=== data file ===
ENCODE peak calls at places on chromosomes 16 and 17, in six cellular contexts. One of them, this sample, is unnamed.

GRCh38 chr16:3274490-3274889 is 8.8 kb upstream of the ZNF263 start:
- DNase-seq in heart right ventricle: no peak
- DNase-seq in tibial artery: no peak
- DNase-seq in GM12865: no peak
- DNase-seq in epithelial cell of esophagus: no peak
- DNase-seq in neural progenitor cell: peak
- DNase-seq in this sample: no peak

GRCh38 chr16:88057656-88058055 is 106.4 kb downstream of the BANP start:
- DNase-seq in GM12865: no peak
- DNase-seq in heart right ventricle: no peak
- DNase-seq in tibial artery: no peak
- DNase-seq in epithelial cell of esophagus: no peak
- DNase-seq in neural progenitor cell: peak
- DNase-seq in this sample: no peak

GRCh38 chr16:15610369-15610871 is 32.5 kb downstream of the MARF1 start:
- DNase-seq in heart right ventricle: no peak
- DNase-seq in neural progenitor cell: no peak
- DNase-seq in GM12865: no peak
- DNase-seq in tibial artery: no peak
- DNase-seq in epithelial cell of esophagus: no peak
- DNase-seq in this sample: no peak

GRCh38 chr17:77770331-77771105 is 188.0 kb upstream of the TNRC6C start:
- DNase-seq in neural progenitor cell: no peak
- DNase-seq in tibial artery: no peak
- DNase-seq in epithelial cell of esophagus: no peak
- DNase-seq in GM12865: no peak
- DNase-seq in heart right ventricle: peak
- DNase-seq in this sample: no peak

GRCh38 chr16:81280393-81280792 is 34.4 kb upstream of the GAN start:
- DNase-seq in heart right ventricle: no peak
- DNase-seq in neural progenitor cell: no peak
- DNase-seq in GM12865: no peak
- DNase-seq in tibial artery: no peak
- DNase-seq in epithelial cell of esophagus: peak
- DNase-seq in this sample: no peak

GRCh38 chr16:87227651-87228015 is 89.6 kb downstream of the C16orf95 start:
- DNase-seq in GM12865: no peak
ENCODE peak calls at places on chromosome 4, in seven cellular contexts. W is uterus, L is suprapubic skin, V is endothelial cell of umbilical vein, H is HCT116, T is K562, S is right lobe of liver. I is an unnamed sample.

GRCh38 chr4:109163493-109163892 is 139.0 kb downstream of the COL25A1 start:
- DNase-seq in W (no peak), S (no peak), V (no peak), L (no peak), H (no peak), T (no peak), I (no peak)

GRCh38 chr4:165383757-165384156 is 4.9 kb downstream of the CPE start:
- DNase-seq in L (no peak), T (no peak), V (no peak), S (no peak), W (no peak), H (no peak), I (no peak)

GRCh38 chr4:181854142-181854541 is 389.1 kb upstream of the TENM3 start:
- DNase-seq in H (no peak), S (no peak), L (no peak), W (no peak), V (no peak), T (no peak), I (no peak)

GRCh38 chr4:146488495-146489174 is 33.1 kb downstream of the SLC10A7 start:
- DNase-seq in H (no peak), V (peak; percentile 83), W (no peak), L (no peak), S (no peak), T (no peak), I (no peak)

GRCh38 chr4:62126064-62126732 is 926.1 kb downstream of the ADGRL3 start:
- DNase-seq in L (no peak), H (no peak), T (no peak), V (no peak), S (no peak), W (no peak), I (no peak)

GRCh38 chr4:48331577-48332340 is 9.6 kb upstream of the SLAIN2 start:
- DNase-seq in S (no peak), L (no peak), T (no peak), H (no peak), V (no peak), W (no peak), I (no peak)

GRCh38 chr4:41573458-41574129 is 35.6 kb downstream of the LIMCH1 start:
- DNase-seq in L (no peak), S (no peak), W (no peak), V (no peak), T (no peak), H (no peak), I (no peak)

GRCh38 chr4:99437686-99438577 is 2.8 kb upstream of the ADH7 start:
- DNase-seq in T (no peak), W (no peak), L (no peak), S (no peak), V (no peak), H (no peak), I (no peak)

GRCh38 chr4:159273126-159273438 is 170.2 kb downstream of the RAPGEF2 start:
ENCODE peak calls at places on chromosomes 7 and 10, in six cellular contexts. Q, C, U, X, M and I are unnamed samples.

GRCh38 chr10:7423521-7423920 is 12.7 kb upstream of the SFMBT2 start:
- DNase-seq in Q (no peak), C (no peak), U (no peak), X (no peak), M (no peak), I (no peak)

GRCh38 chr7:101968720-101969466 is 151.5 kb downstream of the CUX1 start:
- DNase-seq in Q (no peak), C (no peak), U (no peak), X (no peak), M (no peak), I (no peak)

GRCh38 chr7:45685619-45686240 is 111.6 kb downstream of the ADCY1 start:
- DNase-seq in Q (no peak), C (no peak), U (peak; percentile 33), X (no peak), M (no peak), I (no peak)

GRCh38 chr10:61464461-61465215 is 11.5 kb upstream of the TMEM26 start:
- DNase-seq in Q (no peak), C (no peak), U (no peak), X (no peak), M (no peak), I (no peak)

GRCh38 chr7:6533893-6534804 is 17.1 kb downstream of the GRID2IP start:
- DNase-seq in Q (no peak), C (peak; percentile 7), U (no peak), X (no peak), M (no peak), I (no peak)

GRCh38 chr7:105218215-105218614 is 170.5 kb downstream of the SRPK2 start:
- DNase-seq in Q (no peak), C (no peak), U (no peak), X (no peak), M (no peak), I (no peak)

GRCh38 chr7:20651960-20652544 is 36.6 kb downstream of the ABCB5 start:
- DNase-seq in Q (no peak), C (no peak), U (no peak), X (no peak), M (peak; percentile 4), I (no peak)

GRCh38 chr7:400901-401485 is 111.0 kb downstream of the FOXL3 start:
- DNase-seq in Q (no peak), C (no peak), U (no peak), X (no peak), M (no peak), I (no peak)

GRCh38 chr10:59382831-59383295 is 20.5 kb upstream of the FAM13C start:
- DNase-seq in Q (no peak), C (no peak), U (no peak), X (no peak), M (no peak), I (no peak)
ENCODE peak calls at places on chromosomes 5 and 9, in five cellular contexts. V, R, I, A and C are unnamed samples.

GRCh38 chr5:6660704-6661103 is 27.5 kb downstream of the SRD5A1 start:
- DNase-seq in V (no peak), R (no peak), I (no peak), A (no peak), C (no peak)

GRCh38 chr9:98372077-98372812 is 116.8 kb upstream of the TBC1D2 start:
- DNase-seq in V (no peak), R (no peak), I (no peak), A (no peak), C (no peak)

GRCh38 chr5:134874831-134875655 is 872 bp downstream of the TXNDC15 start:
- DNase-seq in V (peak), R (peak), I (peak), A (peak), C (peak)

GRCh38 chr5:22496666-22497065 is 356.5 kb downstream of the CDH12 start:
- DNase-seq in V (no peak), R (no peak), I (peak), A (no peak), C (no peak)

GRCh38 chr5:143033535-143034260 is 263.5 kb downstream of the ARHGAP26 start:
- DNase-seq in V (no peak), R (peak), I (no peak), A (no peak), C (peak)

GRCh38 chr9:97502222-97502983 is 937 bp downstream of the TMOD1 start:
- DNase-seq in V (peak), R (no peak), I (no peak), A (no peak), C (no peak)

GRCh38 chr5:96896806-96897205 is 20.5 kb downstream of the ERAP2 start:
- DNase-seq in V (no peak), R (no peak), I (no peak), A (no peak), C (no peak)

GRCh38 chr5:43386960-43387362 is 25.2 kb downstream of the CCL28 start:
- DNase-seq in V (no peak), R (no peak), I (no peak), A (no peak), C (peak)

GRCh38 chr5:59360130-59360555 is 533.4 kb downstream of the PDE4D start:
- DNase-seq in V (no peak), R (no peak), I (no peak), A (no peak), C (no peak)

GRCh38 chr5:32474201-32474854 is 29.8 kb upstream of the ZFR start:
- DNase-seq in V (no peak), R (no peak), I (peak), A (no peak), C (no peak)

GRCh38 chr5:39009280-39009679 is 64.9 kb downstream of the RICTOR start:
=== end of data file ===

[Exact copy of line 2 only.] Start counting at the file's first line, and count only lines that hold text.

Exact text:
GRCh38 chr16:3274490-3274889 is 8.8 kb upstream of the ZNF263 start: